Last week’s reading on initial jobless claims came in at 220K (revised up to 221K) which was above the past several weeks’ range. This week’s claims data fell back to the opposite end of this range with a 209K print. This handily beat expectations of a drop to only 216K and was the largest one-week decline in claims since the first week of July when it fell by 14K. As per usual lately, although this does not mark any new low, it is still a healthy reading. Seasonally adjusted claims have now remained at or below 300K for a total of 233 consecutive weeks and at or below 250K for 98 weeks.
The move in the four-week moving average for claims, which helps to smooth out the fluctuations of the high-frequency indicator, was unexciting this week with a tiny 0.5K increase from last week. While the increases have been small, this week marked the third straight week that the moving average has moved higher. So far in 2019, there have been three other streaks like this with each one ending at the fourth week.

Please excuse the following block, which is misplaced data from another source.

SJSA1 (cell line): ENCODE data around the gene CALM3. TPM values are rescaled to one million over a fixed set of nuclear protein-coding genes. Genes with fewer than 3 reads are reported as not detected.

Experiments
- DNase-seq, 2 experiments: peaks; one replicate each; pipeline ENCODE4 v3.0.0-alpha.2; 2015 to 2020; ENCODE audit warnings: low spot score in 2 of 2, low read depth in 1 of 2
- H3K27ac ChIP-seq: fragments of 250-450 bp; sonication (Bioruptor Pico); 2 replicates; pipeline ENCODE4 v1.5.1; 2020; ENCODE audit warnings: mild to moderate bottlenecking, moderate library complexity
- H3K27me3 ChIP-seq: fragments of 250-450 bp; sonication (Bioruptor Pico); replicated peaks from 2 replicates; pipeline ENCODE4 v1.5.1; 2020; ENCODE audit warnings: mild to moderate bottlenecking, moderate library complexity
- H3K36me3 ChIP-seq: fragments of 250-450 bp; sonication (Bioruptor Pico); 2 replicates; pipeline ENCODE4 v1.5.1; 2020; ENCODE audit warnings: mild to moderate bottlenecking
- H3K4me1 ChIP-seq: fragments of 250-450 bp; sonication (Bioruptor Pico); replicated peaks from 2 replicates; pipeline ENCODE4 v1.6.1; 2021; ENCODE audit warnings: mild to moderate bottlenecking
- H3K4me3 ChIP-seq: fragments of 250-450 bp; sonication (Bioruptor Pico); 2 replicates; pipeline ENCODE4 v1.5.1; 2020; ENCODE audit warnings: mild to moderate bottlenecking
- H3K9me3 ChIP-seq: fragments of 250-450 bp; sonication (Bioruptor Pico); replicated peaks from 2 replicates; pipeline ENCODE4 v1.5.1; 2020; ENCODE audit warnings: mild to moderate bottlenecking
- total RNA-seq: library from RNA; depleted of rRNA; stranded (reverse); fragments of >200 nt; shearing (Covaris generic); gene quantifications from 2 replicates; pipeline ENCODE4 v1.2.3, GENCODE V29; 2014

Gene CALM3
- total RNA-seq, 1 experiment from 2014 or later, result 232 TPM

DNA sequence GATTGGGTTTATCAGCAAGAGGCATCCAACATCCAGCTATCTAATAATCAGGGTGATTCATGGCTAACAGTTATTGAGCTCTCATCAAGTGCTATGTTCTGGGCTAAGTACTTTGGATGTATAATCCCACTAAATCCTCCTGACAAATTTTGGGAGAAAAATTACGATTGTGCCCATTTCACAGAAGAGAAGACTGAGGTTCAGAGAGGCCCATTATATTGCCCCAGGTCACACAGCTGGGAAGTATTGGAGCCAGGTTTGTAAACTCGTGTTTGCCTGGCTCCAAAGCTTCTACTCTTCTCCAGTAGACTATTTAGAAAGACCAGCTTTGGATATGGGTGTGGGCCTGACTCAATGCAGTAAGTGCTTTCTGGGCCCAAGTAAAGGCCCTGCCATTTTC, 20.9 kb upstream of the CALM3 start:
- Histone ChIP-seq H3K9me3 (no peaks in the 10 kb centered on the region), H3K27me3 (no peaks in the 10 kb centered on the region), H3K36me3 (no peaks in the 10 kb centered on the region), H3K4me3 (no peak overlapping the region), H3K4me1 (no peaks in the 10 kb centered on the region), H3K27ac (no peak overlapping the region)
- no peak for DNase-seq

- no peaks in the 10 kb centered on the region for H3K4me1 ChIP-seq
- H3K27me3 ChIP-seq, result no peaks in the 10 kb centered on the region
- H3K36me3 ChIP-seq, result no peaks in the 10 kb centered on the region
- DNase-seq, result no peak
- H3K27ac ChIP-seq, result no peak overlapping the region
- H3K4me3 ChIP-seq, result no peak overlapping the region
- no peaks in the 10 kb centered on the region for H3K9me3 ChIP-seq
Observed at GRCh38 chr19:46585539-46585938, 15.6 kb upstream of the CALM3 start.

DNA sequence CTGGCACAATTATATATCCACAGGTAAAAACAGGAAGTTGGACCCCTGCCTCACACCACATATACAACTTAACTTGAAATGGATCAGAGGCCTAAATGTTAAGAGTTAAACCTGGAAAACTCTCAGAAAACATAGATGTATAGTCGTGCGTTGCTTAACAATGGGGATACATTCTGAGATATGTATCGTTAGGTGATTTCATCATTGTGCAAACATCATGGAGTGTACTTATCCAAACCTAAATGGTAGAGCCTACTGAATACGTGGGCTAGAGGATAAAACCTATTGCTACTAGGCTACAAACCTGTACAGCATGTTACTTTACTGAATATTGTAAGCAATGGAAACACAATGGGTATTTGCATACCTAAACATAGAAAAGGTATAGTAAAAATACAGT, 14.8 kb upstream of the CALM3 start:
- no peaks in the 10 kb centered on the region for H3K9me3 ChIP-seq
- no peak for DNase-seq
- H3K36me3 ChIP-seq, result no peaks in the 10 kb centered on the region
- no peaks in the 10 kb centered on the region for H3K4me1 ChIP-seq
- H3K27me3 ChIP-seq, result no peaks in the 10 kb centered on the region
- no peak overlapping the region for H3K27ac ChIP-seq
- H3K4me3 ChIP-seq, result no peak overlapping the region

Non-seasonally adjusted claims came in at 169.9K this week, which is over 17K below last week’s number. For the current week of the year, this was the largest week-over-week drop in claims in five years when it fell by 20K in 2014. This was also the lowest number for the NSA data for the current week of the year (33rd week) of the cycle. This week’s NSA print was also 3.7K lower than the comparable week last year.
We must also note that over the coming weeks due to seasonal patterns, claims typically see their lowest levels of the year (usually in the final week of August or the first week of September). Start a two-week free trial to Bespoke Premium.